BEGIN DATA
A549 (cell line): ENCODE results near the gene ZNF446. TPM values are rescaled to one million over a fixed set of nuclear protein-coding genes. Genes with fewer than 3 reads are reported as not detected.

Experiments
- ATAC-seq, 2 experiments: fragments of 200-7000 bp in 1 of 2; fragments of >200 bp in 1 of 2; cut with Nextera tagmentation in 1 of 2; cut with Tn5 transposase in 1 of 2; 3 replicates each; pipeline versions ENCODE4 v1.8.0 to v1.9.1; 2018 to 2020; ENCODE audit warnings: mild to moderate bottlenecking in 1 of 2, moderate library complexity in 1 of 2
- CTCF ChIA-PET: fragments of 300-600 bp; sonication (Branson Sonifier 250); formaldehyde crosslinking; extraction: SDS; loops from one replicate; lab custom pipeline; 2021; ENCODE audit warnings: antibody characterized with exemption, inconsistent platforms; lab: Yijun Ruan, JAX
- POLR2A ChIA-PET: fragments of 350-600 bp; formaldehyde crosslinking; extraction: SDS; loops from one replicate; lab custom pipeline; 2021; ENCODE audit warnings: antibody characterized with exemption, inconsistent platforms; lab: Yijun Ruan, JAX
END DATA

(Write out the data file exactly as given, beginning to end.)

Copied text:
A549 (cell line): ENCODE results near the gene ZNF446. TPM values are rescaled to one million over a fixed set of nuclear protein-coding genes. Genes with fewer than 3 reads are reported as not detected.

Experiments
- ATAC-seq, 2 experiments: fragments of 200-7000 bp in 1 of 2; fragments of >200 bp in 1 of 2; cut with Nextera tagmentation in 1 of 2; cut with Tn5 transposase in 1 of 2; 3 replicates each; pipeline versions ENCODE4 v1.8.0 to v1.9.1; 2018 to 2020; ENCODE audit warnings: mild to moderate bottlenecking in 1 of 2, moderate library complexity in 1 of 2
- CTCF ChIA-PET: fragments of 300-600 bp; sonication (Branson Sonifier 250); formaldehyde crosslinking; extraction: SDS; loops from one replicate; lab custom pipeline; 2021; ENCODE audit warnings: antibody characterized with exemption, inconsistent platforms; lab: Yijun Ruan, JAX
- POLR2A ChIA-PET: fragments of 350-600 bp; formaldehyde crosslinking; extraction: SDS; loops from one replicate; lab custom pipeline; 2021; ENCODE audit warnings: antibody characterized with exemption, inconsistent platforms; lab: Yijun Ruan, JAX